Diagnosis: ‘Unsane’ is Tone-Deaf (Review)

Carrsan T. MorrisseyMovie Reviews, UncategorizedLeave a Comment

How much is too much?

This is a question that horror filmmakers have been confronted with since the inception of the genre. The idea of horror is to offend. To scare. To disturb or upset. But at what point does a filmmaker cross the line from “Willfully Upsetting” to “Irresponsibly Exploitative”?

Don’t ask Steven Soderbergh.

Claire Foy in Unsane

On the surface, Unsane has all the makings of a cool, modern horror film. The main gimmick of the film, that the entirety of it was filmed on an iPhone, is admittedly unique. It gave the whole film a gritty, letterbox look which I was a big fan of from the onset.

It is also worth noting that Claire Foy, Joshua Leonard, Jay Pharoah, and Juno Temple all give great performances as the film’s four main characters.

With that out of the way, let’s get to the nitty-gritty of it, shall we?

This is a film that revels in the terror of women, and one woman in particular. Sawyer Valentini (Foy), who has been relentlessly stalked for the past two years by a mysterious man named David Strine (Leonard).

Now, I am all about a gritty, honest film that deals with the dangers of toxic masculinity, male violence, and the fear that many women are subjected to at the hands of men who believe they are their property.

But this was not that film.

UNSANE behind-the-scenes

Instead, when Sawyer seeks help for her PTSD (brought on by her years of running from her stalker), she is unwillingly admitted into a mental facility as part of a scam the facility is running. The more patients they have enrolled, the more money they receive.

So now we’re dealing with two big issues: violent men, and mental health care. And to top it all off, Sawyer soon learns that her stalker has somehow secured a position as a well-respected orderly in the hospital.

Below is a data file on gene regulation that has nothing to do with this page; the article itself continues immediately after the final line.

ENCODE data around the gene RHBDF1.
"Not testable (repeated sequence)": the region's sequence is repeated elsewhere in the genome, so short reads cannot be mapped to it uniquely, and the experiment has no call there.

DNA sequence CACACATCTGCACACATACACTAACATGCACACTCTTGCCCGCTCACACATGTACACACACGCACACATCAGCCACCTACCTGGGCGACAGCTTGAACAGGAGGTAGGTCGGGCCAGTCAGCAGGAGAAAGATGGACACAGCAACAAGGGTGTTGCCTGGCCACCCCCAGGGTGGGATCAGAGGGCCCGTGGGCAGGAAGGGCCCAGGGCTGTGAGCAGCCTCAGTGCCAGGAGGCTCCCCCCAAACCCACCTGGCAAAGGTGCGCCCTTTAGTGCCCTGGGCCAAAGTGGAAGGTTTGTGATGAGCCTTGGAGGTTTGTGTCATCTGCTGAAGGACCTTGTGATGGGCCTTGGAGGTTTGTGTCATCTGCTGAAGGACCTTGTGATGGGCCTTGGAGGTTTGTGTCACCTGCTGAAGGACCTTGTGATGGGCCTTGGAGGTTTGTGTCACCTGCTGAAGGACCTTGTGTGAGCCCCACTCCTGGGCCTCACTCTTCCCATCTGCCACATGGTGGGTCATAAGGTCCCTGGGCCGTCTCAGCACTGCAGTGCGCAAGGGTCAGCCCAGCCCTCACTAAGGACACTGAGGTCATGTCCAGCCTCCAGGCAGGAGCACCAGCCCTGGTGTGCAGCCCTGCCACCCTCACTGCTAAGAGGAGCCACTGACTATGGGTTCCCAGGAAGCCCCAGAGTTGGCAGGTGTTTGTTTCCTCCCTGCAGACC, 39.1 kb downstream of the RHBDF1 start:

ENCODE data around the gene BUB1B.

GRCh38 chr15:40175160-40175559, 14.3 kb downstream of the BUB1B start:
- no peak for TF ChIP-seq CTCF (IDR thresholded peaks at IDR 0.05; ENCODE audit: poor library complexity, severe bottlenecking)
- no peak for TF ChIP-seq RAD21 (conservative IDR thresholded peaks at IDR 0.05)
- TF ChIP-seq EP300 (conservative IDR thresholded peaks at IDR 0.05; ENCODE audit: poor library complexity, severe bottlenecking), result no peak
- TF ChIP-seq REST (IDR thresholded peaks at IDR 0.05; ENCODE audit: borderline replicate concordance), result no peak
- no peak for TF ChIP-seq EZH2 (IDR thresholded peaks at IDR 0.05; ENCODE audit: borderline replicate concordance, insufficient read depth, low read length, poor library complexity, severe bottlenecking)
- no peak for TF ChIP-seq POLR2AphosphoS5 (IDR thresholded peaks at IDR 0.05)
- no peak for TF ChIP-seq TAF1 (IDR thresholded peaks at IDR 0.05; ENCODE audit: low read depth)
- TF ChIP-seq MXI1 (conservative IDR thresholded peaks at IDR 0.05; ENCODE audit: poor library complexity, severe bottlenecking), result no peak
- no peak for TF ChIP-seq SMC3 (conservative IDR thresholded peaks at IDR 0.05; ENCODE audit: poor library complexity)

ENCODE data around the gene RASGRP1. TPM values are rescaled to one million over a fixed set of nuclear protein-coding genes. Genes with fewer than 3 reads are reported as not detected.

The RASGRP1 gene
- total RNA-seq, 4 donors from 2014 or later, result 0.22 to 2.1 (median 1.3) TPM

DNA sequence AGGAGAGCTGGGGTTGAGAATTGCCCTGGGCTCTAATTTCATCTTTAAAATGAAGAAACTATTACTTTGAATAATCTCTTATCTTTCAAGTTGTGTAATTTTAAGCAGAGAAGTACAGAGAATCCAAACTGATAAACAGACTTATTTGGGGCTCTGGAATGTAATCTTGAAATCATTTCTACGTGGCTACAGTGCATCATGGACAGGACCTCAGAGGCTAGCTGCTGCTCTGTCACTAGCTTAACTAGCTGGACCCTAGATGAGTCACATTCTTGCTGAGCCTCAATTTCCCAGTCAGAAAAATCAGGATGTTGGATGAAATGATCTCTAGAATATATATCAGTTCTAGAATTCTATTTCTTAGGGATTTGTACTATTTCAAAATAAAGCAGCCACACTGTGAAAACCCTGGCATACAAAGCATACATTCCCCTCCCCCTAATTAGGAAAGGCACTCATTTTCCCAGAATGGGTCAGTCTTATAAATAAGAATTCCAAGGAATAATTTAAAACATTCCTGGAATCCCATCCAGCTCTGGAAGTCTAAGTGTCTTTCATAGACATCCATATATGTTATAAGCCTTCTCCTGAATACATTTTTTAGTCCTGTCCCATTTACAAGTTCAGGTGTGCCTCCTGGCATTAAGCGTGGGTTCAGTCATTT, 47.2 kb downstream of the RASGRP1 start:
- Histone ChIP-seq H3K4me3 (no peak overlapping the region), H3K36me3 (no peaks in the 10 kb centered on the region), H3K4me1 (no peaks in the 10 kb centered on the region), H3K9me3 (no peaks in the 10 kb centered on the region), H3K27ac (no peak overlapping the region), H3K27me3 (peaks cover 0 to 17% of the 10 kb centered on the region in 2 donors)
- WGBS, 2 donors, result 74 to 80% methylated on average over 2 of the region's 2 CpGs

This begs the question: how the hell did the stalker somehow set himself up at this facility, knowing that Sawyer would eventually seek it out herself, and get admitted there?

Was it a coincidence? Does he somehow have mind-control abilities we don’t know about? Was this the only mental health facility within two-hundred miles of where Sawyer was living? We never find out.

This major hole in the plot admittedly bothered me early on, and maybe it helped to taint my opinion of the rest of the film. But I don’t think so.

It is difficult to get into the exact specifics of what I found so egregious about this film without spoiling it, so I’m going to put a warning here for…Vague Spoilers?

Read at your discretion.

Juno Temple in UNSANE

Horror is, at its core, a genre where no one is safe. I have seen (and made) plenty of horror films where, by the end, every single character has perished in some terrible, twisted fashion, and I was not the least bit offended by it. That’s the nature of the genre! Bad things happen.

This is not a film that ends in such bloodshed. In fact, as R-rated horror goes, it’s really not all that violent. But it is the few sequences of violence in this film that gave me pause.

Sexual violence against women is something we are confronted with daily in today’s world. We are living in the era of #MeToo; we are watching as men in positions of power are brought down by women who decided they would not be treated as second-class citizens anymore.

It feels like an important, exciting time to be alive.